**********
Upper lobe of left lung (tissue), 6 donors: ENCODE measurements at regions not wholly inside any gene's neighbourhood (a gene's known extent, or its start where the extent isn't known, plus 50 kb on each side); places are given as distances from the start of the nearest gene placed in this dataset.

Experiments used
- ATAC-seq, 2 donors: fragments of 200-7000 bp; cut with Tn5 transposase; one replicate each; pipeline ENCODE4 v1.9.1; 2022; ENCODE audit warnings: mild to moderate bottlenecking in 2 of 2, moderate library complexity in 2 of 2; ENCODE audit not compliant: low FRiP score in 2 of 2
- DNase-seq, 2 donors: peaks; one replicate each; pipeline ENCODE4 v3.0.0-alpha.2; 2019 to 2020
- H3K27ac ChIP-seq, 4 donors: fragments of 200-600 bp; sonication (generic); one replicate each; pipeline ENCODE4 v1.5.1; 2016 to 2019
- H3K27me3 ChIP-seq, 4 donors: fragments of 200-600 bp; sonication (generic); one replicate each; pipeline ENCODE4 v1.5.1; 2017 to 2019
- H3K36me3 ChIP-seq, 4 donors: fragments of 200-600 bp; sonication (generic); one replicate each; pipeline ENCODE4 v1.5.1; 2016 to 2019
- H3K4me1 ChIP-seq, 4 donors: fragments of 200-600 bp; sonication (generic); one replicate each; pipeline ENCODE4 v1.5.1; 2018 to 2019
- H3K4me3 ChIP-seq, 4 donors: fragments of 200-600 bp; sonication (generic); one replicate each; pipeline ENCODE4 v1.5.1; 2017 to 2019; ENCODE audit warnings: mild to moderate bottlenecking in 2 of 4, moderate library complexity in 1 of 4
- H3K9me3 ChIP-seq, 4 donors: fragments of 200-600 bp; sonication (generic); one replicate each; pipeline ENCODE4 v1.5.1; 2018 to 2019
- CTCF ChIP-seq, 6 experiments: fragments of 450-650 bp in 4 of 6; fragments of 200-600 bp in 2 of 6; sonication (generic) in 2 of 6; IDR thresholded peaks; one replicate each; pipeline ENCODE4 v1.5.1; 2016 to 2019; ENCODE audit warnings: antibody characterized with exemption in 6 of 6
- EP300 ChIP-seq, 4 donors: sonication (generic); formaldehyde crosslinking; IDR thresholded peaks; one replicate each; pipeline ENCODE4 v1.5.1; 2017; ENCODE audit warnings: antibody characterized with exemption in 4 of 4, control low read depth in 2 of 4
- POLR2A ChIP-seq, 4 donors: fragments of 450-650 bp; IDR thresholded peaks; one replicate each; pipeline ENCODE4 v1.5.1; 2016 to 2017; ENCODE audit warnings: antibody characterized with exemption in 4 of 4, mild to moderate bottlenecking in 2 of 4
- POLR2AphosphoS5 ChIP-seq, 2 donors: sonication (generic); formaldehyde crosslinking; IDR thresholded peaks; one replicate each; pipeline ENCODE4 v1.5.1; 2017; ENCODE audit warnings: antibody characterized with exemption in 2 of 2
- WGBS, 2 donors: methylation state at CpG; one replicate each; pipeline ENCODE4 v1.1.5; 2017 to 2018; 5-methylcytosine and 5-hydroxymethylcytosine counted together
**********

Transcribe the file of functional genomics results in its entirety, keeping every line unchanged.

Upper lobe of left lung (tissue), 6 donors: ENCODE measurements at regions not wholly inside any gene's neighbourhood (a gene's known extent, or its start where the extent isn't known, plus 50 kb on each side); places are given as distances from the start of the nearest gene placed in this dataset.

Experiments used
- ATAC-seq, 2 donors: fragments of 200-7000 bp; cut with Tn5 transposase; one replicate each; pipeline ENCODE4 v1.9.1; 2022; ENCODE audit warnings: mild to moderate bottlenecking in 2 of 2, moderate library complexity in 2 of 2; ENCODE audit not compliant: low FRiP score in 2 of 2
- DNase-seq, 2 donors: peaks; one replicate each; pipeline ENCODE4 v3.0.0-alpha.2; 2019 to 2020
- H3K27ac ChIP-seq, 4 donors: fragments of 200-600 bp; sonication (generic); one replicate each; pipeline ENCODE4 v1.5.1; 2016 to 2019
- H3K27me3 ChIP-seq, 4 donors: fragments of 200-600 bp; sonication (generic); one replicate each; pipeline ENCODE4 v1.5.1; 2017 to 2019
- H3K36me3 ChIP-seq, 4 donors: fragments of 200-600 bp; sonication (generic); one replicate each; pipeline ENCODE4 v1.5.1; 2016 to 2019
- H3K4me1 ChIP-seq, 4 donors: fragments of 200-600 bp; sonication (generic); one replicate each; pipeline ENCODE4 v1.5.1; 2018 to 2019
- H3K4me3 ChIP-seq, 4 donors: fragments of 200-600 bp; sonication (generic); one replicate each; pipeline ENCODE4 v1.5.1; 2017 to 2019; ENCODE audit warnings: mild to moderate bottlenecking in 2 of 4, moderate library complexity in 1 of 4
- H3K9me3 ChIP-seq, 4 donors: fragments of 200-600 bp; sonication (generic); one replicate each; pipeline ENCODE4 v1.5.1; 2018 to 2019
- CTCF ChIP-seq, 6 experiments: fragments of 450-650 bp in 4 of 6; fragments of 200-600 bp in 2 of 6; sonication (generic) in 2 of 6; IDR thresholded peaks; one replicate each; pipeline ENCODE4 v1.5.1; 2016 to 2019; ENCODE audit warnings: antibody characterized with exemption in 6 of 6
- EP300 ChIP-seq, 4 donors: sonication (generic); formaldehyde crosslinking; IDR thresholded peaks; one replicate each; pipeline ENCODE4 v1.5.1; 2017; ENCODE audit warnings: antibody characterized with exemption in 4 of 4, control low read depth in 2 of 4
- POLR2A ChIP-seq, 4 donors: fragments of 450-650 bp; IDR thresholded peaks; one replicate each; pipeline ENCODE4 v1.5.1; 2016 to 2017; ENCODE audit warnings: antibody characterized with exemption in 4 of 4, mild to moderate bottlenecking in 2 of 4
- POLR2AphosphoS5 ChIP-seq, 2 donors: sonication (generic); formaldehyde crosslinking; IDR thresholded peaks; one replicate each; pipeline ENCODE4 v1.5.1; 2017; ENCODE audit warnings: antibody characterized with exemption in 2 of 2
- WGBS, 2 donors: methylation state at CpG; one replicate each; pipeline ENCODE4 v1.1.5; 2017 to 2018; 5-methylcytosine and 5-hydroxymethylcytosine counted together